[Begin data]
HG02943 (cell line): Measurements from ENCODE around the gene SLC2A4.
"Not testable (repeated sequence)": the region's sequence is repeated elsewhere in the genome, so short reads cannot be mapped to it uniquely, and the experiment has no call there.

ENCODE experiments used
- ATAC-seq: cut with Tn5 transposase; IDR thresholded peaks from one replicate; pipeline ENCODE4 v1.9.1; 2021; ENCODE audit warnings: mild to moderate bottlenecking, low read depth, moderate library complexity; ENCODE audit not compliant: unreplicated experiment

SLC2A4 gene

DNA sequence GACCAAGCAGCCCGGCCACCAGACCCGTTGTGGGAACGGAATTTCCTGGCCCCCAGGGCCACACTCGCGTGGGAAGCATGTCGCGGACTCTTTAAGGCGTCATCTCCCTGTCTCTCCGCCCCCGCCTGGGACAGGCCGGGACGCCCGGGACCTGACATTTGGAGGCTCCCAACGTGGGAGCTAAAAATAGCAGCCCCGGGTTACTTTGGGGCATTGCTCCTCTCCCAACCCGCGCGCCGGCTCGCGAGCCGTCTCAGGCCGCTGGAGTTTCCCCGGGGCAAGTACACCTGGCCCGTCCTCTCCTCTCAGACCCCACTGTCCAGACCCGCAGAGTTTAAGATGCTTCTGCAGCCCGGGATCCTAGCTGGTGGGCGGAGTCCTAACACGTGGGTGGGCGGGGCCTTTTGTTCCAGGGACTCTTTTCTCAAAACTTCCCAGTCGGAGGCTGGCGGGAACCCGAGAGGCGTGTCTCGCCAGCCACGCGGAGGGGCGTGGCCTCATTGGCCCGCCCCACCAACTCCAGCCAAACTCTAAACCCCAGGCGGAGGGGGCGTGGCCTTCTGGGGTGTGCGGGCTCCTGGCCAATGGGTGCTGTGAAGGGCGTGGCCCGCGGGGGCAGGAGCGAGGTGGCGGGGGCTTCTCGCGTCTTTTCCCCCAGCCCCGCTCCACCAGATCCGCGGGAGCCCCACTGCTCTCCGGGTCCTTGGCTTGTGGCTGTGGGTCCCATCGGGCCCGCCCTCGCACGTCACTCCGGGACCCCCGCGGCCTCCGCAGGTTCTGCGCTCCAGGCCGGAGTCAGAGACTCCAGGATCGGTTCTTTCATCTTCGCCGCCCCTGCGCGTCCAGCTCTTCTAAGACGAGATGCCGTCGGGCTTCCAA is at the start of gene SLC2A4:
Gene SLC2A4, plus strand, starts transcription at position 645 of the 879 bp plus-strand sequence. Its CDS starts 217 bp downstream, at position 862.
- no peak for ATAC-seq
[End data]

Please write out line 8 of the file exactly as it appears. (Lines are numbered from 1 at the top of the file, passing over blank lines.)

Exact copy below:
- no peak for ATAC-seq